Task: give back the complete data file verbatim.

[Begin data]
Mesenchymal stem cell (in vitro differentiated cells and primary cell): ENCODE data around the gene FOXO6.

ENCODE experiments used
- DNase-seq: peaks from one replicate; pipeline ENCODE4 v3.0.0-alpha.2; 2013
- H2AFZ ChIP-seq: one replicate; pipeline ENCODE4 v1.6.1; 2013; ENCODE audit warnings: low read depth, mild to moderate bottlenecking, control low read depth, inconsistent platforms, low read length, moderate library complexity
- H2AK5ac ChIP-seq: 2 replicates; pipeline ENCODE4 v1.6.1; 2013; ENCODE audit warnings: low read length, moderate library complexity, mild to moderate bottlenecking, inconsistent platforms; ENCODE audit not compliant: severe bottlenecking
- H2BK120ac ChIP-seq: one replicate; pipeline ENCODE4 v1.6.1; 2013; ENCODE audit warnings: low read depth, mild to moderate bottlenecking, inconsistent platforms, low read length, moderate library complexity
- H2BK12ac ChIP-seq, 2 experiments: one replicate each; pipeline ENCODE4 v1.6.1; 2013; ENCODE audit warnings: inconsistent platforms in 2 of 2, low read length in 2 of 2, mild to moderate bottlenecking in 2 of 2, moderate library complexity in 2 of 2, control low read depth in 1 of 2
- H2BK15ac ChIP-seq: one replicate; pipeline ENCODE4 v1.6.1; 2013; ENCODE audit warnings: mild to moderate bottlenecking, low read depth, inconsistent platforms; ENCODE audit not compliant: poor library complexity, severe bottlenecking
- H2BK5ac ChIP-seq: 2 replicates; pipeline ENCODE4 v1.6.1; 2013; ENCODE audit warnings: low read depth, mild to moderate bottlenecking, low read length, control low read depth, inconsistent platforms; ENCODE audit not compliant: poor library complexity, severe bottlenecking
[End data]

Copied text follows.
Mesenchymal stem cell (in vitro differentiated cells and primary cell): ENCODE data around the gene FOXO6.

ENCODE experiments used
- DNase-seq: peaks from one replicate; pipeline ENCODE4 v3.0.0-alpha.2; 2013
- H2AFZ ChIP-seq: one replicate; pipeline ENCODE4 v1.6.1; 2013; ENCODE audit warnings: low read depth, mild to moderate bottlenecking, control low read depth, inconsistent platforms, low read length, moderate library complexity
- H2AK5ac ChIP-seq: 2 replicates; pipeline ENCODE4 v1.6.1; 2013; ENCODE audit warnings: low read length, moderate library complexity, mild to moderate bottlenecking, inconsistent platforms; ENCODE audit not compliant: severe bottlenecking
- H2BK120ac ChIP-seq: one replicate; pipeline ENCODE4 v1.6.1; 2013; ENCODE audit warnings: low read depth, mild to moderate bottlenecking, inconsistent platforms, low read length, moderate library complexity
- H2BK12ac ChIP-seq, 2 experiments: one replicate each; pipeline ENCODE4 v1.6.1; 2013; ENCODE audit warnings: inconsistent platforms in 2 of 2, low read length in 2 of 2, mild to moderate bottlenecking in 2 of 2, moderate library complexity in 2 of 2, control low read depth in 1 of 2
- H2BK15ac ChIP-seq: one replicate; pipeline ENCODE4 v1.6.1; 2013; ENCODE audit warnings: mild to moderate bottlenecking, low read depth, inconsistent platforms; ENCODE audit not compliant: poor library complexity, severe bottlenecking
- H2BK5ac ChIP-seq: 2 replicates; pipeline ENCODE4 v1.6.1; 2013; ENCODE audit warnings: low read depth, mild to moderate bottlenecking, low read length, control low read depth, inconsistent platforms; ENCODE audit not compliant: poor library complexity, severe bottlenecking